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6 Viral Video Marketing Examples That Will Never Get Old

Oh, hi there. Have you heard the news about video? It’s
becoming really important for marketers to use. Imperative,
even. Perhaps mandatory.

“Sure,” you must be thinking. “And in other news, the sky is

Okay, we get it. You know how important video is. That much is
clear. In fact, 94% of marketers
plan to add either YouTube or Facebook video to their content
distribution efforts
[1] in the next
12 months. And that’s great — but we have a question. What
makes a video viral?

According to Dictionary.com[2], to
go viral means to become “very popular by circulating quickly
from person to person, especially through the internet.” And
when executed well, that virality can last for a while — in
fact, I don’t know about you, but one of my favorite ways to
reminisce about my childhood is to ask my peers, “Remember that
old jingle that went like … ?”

So not only have we hand-picked our favorite viral marketing
videos below — we’ve also explained what we believe makes them
so effective. And given the aforementioned ability of viral
videos to maintain evergreen popularity, you’ll notice that not
all of them are terribly recent. So, let’s get right to it,
shall we?

6 Viral Video Marketing Examples

1) Dallas Zoo & Bob Hagh: Breakdancing Gorilla

The Video

We start off with a bit of an unusual example. It all started
when Dallas Zoo Primate Supervisor Ashley Orr captured this
video of Zola, a footloose and fancy-free gorilla splashing
around and dancing in a kiddie pool. Check it out:

But as if that wasn’t already fun enough to watch,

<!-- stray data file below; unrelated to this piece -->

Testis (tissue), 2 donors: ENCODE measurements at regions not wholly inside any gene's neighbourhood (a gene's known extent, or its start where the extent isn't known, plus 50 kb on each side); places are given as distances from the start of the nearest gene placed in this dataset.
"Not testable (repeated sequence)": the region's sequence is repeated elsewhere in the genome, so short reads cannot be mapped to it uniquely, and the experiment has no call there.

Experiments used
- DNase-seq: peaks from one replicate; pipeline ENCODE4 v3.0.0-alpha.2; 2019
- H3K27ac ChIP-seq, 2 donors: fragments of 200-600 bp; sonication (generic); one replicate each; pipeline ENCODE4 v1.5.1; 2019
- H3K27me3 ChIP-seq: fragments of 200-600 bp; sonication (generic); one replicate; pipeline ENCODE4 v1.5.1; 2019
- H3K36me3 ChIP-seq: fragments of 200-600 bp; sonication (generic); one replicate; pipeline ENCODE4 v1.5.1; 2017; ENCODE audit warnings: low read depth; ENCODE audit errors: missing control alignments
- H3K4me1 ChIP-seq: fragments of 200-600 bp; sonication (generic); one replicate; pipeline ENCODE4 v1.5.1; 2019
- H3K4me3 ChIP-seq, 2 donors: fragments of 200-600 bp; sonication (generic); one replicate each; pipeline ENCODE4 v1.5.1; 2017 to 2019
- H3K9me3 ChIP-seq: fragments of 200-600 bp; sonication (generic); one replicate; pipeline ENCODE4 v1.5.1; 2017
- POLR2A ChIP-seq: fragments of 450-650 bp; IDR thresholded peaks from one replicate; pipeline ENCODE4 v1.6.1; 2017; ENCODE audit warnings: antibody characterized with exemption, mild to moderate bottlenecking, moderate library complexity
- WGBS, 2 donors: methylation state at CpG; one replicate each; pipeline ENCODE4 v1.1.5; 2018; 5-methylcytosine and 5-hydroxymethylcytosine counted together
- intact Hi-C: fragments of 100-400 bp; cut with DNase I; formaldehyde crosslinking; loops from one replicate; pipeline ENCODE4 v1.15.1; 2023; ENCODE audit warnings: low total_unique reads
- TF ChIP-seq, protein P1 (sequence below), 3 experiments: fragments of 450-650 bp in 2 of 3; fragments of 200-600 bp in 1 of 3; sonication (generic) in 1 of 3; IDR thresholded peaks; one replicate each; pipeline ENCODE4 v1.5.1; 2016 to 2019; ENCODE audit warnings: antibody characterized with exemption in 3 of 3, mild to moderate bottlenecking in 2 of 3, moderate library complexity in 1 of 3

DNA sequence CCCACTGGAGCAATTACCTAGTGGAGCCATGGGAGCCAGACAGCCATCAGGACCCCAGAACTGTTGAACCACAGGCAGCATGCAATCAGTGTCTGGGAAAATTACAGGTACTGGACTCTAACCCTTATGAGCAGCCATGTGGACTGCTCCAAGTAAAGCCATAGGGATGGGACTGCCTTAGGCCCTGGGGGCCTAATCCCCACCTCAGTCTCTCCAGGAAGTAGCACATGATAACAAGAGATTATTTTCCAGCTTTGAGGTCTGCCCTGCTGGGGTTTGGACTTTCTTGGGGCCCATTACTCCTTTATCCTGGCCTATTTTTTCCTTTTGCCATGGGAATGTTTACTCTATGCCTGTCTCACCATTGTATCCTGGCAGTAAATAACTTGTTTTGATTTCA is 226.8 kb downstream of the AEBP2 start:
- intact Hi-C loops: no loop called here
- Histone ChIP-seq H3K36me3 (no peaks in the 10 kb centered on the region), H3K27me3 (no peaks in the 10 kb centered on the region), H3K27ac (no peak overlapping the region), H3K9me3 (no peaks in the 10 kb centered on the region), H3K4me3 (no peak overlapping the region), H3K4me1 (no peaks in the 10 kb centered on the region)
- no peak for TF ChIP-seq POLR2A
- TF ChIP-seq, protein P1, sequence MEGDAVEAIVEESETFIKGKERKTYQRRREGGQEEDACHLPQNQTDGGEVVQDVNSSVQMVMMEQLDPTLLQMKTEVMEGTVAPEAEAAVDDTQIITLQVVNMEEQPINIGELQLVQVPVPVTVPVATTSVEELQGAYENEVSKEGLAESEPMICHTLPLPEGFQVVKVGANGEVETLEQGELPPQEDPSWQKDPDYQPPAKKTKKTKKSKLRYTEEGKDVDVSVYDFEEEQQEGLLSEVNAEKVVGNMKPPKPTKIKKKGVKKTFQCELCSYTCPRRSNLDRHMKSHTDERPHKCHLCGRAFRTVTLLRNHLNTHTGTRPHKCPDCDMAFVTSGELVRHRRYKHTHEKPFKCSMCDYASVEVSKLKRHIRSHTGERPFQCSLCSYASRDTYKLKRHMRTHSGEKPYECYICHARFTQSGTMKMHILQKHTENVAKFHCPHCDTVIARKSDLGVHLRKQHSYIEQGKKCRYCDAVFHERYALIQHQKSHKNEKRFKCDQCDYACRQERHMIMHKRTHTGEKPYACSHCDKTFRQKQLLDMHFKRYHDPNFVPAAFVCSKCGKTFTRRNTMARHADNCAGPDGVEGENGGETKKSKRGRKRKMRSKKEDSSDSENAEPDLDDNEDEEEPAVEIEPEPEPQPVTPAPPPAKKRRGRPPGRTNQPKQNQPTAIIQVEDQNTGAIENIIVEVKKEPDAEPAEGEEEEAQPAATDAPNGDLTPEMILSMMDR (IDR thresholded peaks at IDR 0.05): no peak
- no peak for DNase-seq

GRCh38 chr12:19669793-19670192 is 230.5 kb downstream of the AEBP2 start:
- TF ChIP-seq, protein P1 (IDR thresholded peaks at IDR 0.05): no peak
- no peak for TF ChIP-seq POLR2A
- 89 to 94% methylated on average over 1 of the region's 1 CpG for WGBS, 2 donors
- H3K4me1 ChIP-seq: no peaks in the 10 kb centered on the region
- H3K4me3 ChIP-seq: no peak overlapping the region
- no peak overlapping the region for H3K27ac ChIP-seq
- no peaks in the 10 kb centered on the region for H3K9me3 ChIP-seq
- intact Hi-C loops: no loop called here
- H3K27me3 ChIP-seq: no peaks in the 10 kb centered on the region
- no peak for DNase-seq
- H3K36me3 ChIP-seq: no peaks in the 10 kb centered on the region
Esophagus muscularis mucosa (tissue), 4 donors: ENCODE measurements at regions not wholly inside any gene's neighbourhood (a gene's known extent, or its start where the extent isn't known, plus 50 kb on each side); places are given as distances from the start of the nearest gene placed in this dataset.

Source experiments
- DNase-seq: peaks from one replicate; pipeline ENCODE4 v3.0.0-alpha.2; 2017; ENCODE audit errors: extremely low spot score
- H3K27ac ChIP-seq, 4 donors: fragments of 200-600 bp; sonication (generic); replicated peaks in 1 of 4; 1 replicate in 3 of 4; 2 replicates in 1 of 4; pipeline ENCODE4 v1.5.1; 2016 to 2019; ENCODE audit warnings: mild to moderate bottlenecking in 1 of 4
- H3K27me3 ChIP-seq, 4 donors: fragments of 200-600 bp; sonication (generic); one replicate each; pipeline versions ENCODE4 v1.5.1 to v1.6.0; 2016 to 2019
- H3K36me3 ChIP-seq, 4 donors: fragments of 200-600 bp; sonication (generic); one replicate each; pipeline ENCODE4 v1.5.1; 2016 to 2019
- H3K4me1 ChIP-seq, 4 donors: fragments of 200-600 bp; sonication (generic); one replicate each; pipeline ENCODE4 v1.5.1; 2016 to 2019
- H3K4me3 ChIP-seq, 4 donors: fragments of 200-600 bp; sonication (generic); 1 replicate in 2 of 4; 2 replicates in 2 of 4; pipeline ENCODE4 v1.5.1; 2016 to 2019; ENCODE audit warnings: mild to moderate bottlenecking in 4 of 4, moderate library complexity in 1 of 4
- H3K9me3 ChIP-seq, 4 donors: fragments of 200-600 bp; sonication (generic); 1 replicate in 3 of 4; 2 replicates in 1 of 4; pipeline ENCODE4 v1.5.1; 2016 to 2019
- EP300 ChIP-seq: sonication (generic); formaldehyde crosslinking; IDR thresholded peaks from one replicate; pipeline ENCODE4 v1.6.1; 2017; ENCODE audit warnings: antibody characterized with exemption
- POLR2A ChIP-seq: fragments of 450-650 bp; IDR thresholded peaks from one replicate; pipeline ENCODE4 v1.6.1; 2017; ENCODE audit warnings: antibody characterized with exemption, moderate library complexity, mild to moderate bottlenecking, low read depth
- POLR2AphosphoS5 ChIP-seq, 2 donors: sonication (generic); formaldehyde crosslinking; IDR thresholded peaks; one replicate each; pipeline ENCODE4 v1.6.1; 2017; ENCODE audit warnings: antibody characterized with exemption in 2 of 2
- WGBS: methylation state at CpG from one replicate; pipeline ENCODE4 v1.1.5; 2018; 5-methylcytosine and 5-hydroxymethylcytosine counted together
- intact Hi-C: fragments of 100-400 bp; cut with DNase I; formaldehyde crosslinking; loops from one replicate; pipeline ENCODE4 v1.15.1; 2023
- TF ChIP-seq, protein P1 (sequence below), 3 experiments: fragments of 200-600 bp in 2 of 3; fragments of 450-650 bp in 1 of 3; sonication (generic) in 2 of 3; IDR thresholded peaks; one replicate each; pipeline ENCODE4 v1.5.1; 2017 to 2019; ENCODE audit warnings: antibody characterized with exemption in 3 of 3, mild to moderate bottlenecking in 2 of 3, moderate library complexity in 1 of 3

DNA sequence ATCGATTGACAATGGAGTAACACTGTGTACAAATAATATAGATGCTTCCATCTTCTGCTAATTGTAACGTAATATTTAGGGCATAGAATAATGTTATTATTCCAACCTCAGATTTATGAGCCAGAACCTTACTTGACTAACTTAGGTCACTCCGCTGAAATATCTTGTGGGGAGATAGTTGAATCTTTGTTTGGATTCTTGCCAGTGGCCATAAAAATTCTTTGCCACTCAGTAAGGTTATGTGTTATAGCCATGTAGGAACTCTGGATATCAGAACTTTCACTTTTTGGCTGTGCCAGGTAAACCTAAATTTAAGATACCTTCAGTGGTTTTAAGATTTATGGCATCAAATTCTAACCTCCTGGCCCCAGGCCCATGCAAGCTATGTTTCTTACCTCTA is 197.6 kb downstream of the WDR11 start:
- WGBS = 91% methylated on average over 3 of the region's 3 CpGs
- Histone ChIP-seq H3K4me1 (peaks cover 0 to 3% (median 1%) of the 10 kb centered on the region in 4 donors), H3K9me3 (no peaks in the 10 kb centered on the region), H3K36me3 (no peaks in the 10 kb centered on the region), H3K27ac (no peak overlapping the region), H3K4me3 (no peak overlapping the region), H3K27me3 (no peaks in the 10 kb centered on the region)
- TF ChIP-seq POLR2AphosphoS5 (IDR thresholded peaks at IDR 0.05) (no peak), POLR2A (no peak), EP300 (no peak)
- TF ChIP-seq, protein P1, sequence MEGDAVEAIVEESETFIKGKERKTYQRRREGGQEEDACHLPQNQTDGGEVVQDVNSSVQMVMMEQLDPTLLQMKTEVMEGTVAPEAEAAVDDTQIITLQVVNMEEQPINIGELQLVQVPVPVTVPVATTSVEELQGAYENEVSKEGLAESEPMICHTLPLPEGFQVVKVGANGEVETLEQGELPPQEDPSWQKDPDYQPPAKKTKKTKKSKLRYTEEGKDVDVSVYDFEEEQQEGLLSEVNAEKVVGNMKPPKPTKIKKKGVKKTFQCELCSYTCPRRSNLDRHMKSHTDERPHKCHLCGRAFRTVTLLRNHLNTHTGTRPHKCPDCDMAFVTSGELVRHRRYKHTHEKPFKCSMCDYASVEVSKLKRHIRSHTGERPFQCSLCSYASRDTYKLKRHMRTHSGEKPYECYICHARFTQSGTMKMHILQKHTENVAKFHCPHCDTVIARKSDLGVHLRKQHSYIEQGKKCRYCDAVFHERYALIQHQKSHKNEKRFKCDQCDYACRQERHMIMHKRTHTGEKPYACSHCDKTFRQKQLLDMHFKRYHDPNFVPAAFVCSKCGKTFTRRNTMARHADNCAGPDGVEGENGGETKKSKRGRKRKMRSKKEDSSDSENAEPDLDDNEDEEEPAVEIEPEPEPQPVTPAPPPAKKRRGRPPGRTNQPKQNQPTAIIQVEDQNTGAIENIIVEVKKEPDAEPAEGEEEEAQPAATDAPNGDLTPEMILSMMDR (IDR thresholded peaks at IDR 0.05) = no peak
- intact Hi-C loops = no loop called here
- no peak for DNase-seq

Star-Telegram Video Producer Bob Hagh noticed that the
gorilla’s “choreography” bore a striking resemblance to a
routine from the movie Flashdance, which was performed
to the song “Maniac.” Seeing an opportunity for a quick laugh,
Hagh dubbed the dancing gorilla video with the same track.

Within less than a week, the video was picked up by the likes
of CNN, Maxim, and ABC, to name a
few — just have a look at the search results for “dancing gorilla

Why It Works

How many times have you watched a video and thought, “This
reminds me of … “? That’s precisely what Hagh did here —
took a video that was already cute, and added something simple
to make it even more shareable.

After Hagh’s “enhanced” version of the gorilla video went
viral, I resolved to start observing those fleeting moments
when I think to myself, “Wouldn’t it be funny if … ?” And while
there’s no guarantee that acting on those thoughts would have
viral results — and we wouldn’t recommend investing a
ton of time in something that isn’t likely to pay off —
Hagh’s experience makes us say, “You never know.”

So start paying attention to what you normally think of as
silly ideas, and if there’s a low-effort opportunity to act on
them, do so — but don’t just do it once, and pay attention
each time, analyzing any metrics that you’re able to pull
around performance. See who responds to each experiment and
how, and it could inform your video marketing strategy.

2) Dollar Shave Club: “Our Blades Are F***ing Great”

The Video

The video below is over five years old, and yet, out of all of
Dollar Shave Club’s YouTube videos — of which there are more
than 50 — it remains the brand’s most popular, with over 24
million views.

Why It Works

There’s something to be said for putting a face to a brand —